Leading entrepreneurs call for an SME Manifesto of bolder measures

The group whose board directors include Sir Richard Branson, Luke Johnson, Brent Hoberman – Founder, lastminute.com & mydeco.com, Duncan Bannatyne and the entrepreneur Lara Morgan has called for bolder, targeted action, and an SME Manifesto, to help smaller businesses and entrepreneurs to kick-start the UK’s faltering economic recovery.
 
Shalini Khemka, CEO of the London Entrepreneurial Exchange, commented: “In probably the toughest economic environment for generations there needs to be a kind of covenant between the Coalition Government and the country’s small and medium-sized businesses, the backbone of the UK economy, to help produce the recovery that we all want. We are calling for an SME Manifesto for Britain, a bold, targeted programme of creative initiatives to ignite growth among SMEs and provide the spark for broader economic recovery.”
 
‘SME Manifesto for Britain’:
  • Increase the number of the UK’s current 21 enterprise zones – make the UK into one large enterprise zone
  • Extend the NI holiday and widen to include London and the South East
  • Further lightening the burden of employment law compliance – costs SMEs around £2.5 billion annually
  • Ease the health and safety administration costs –  costs SMEs close to £2 billion annually
  • Make tax and regulatory systems more proportional to small business – continue slashing red tape
  • Consider temporary VAT cuts for smaller firms in at risk sectors, such as Retail and Leisure
  • Review specific measure to increase apprenticeships and internships
 
Though the Exchange welcomes the measure on credit easing in Chancellor George Osborne’s speech earlier this week, this will not quickly spur lending to SMEs but is a more longer-term initiative that has still to be thought through to create a market in their bonds and securitised loans.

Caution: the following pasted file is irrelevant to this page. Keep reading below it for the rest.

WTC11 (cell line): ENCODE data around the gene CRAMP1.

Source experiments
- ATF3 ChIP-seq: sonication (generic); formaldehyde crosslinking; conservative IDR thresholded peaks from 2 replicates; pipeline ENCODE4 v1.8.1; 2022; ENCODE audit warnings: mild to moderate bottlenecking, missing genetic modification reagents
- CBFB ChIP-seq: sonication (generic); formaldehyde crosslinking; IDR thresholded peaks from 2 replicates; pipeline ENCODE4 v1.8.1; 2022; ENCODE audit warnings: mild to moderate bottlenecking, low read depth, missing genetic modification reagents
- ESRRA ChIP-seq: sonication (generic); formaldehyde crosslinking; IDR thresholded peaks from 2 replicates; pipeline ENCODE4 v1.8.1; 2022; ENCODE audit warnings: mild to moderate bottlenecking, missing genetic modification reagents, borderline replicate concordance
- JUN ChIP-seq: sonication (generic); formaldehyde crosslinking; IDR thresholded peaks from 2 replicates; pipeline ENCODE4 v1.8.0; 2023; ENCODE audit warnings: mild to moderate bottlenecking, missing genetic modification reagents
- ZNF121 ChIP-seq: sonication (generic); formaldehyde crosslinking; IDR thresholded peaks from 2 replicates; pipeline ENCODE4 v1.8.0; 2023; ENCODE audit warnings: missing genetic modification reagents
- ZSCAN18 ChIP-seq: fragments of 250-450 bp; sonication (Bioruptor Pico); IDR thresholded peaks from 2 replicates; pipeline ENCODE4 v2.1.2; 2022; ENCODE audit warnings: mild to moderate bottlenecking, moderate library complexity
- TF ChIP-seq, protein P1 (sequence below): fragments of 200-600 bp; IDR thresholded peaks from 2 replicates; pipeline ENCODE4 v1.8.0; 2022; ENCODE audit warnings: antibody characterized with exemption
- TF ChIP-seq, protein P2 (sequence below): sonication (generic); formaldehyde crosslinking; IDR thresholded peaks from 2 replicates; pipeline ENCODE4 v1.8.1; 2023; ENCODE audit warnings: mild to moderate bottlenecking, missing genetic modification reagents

The Vickers report recommendations are, on balance, likely to help credit flow to smaller businesses, however these reforms will be phased in over the next eight years and the urgent need is for greater bank lending to SMEs now if they are to play a significant role in reviving the British economy.
 
The measures on shielding SMEs from employees taking them to tribunals over employment issues for a longer period will probably encourage more firms to take up new staff. More could be done to help firms take on greater numbers of apprentices – often the first step to full employment for job seekers – and to consider supporting more formal intern programmes.
 
In the week of the Conservative Party Conference and ahead of Prime Minister David Cameron’s speech, which is expect to be pro-business but announce no specific new measures, the Exchange is calling on the Coalition Government to draw up and implement an ‘SME Manifesto for Britain’.
This would be a range of bolder, targeted measures as part of a sustained, creative programme of initiatives to spur the growth of smaller and medium-sized businesses, reduce unemployment and help them re-balance the UK economy.
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